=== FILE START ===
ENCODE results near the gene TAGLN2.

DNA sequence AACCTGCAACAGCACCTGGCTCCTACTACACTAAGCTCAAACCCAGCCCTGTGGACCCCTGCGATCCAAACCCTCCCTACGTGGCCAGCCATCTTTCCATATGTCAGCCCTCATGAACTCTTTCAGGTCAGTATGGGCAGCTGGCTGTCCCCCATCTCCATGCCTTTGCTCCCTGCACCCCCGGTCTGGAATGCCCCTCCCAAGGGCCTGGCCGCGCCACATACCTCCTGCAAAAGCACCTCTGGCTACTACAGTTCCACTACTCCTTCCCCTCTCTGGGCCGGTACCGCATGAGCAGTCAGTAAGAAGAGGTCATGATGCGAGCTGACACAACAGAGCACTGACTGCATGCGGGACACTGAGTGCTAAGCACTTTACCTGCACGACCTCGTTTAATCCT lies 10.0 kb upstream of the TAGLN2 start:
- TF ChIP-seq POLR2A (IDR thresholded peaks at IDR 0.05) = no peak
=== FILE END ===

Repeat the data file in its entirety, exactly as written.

ENCODE results near the gene TAGLN2.

DNA sequence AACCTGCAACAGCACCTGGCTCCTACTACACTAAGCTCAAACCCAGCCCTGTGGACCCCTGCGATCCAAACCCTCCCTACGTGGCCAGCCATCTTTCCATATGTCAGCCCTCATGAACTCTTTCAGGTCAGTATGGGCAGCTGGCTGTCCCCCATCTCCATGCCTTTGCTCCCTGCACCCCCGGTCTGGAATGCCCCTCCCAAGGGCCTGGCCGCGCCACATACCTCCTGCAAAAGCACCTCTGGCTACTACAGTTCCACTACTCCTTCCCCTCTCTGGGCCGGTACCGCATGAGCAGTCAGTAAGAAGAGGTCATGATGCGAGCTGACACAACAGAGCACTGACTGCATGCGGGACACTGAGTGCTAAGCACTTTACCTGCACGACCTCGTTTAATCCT lies 10.0 kb upstream of the TAGLN2 start:
- TF ChIP-seq POLR2A (IDR thresholded peaks at IDR 0.05) = no peak